The People Who Hate Us

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Paulo Alexandre : Evan, thank you for not trying to answer what is right or what is wrong. I personally wouldn't exploit a similar situation for a bunch of reasons. You can cite lack of realness, lack of sensitivity, or respect for the wishes of the subject (which, in my view, are more important than the whims of the audience), it's all of them and more. But if some people do exploit it, and can live in peace with it, I wouldn't say it's necessarily wrong. Just bear in mind that neither is him, the man swinging the broom and cursing at you. I guess part of it has to do with how intimate and personal is the issue, and how socially and politically relevant its recording would be. Wanting to see that telephone, and maybe take a picture inside the booth - that's a whim. But discussing war atrocities, nationalism and the enshrinement of war criminals/heroes is more than that; it's necessary. But I wouldn't say you would be denying me of anything, especially not actively, if you didn't report on either subject. I would recommend everyone who's planning traveling somewhere in the near future to do so without a camera. I think you will come back with an understanding of that place that you wouldn't otherwise acquire.

Life Where I'm From : Just wanted to say that I have the exact same dilemma as you when making videos. My thinking came down to that whenever you're filming people and telling their stories, whether with explicit permission or not, whether you're paying or not, you're exploiting them in some way. Sorry if you mentioned this, I watched yesterday but didn't comment until today, but did you think about the opposite side of things? The people making the videos are also being exploited as well if you think about it. Maybe it's a business that gets featured, or some activist who wants to promote a viewpoint, or a tourism agency that wants more visitors, or simply someone who gets a kick out of being in a public video. I think you're rather similar to me when making videos, where you're trying to capture some bit of truth. With all those factors in play on both sides, I do find it a struggle to tell a story that reflects reality, and it seems you do as well. Anyways, looking forward to your videos from Cuba. Keep up the great work!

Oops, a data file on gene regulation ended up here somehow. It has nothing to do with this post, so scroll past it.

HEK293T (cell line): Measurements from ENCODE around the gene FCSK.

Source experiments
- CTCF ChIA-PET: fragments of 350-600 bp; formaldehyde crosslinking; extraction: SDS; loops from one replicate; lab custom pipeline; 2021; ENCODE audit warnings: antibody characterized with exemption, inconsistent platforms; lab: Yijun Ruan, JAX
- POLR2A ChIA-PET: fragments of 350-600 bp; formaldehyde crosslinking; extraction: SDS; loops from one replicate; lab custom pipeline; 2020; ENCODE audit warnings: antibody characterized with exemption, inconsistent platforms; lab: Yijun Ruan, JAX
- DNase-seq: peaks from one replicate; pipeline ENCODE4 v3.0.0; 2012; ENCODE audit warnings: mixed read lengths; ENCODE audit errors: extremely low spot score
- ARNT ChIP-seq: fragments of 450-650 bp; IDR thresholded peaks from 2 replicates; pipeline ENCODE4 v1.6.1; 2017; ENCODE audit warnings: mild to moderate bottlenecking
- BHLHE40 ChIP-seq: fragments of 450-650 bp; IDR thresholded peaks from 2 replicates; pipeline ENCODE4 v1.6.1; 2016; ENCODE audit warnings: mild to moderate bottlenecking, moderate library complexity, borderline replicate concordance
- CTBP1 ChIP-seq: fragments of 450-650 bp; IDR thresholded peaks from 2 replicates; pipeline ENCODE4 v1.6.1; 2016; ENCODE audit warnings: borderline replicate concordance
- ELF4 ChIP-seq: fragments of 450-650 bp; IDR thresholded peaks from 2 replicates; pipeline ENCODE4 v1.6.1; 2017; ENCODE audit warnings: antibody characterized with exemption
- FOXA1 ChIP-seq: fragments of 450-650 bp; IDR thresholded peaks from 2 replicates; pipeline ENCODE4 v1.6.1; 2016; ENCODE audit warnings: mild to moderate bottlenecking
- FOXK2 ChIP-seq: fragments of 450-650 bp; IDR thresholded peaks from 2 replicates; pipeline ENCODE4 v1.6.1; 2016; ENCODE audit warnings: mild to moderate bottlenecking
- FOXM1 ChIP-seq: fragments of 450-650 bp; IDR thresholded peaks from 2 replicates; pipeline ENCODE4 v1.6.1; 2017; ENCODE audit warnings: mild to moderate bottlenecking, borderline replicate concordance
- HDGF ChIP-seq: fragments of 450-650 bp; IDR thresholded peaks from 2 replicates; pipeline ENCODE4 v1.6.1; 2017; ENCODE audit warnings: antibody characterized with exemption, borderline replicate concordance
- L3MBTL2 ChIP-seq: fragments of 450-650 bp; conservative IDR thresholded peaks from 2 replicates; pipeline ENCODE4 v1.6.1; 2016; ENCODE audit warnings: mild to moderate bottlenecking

hackhenk : The sentiment of this video is honestly beautiful. What a great way to end a spectacular season. Let's also show Franc the appreciation he deserves for immaculate filming technique. The drone shots from "Scars of the Secret War" are just breath taking. And a question, are you guys concidering adding some way for us to support you? I'd really like to help out.

dougpbcc : Self awareness is one of our most valuable traits. Sadly it is too rare. I am grateful in yours and your attempt to grow that trait in others

PeRK : Some may hate the term, but in my mind what best describes this Rare Earth project is philosophy. It's not the kind of philosophy that throws formal logic at you, nor is it particularly groundbreaking (most of the ideas and questions here have been around for a while already) but it is compelling. Very compelling. Perhaps it is to philosophy what scientific popularization is to science. A way in, an introduction. It's always struck me that the ideas you draw in your videos are not specific to whatever place you happen to be in. They're seemingly universal, they resonate with my own life and, I suspect, with the lives of others. I watch a video about the Burakumin, a nuclear tricycle or big funerary jars and I'm not left with any particular desire to go see those places for myself nor with some satisfaction of knowing a new bit of trivia to talk about, rather, I'm left with an idea, and I find myself drawing comparisons with my own world, my own "rare earth", the one that is directly around me and not half a world away. The locations you visit are a tapestry on which to weave these questions and derive these ideas. But it is not rare earth because what you show is exotic or far removed from my own experience, it's rare earth because it is so relatable, because what makes it rare is not the specifics of a given situation or location, what makes it rare is the same mechanics at play in my direct surroundings and in my own life. I don't feel like I have a necessarily better understanding of Japan, Cambodia, Laos, etc. thanks to Rare Earth. I do feel like I have a better understanding of my own life, or, at least, short of actual understanding, I've been led to pose some interesting questions about my own life. And isn't that what philosophy is about?

Subhransu Panda : Wow. Just wow. I don't have any other words to describe. You sir are a hidden gem on the YouTube. Glad that I discovered you.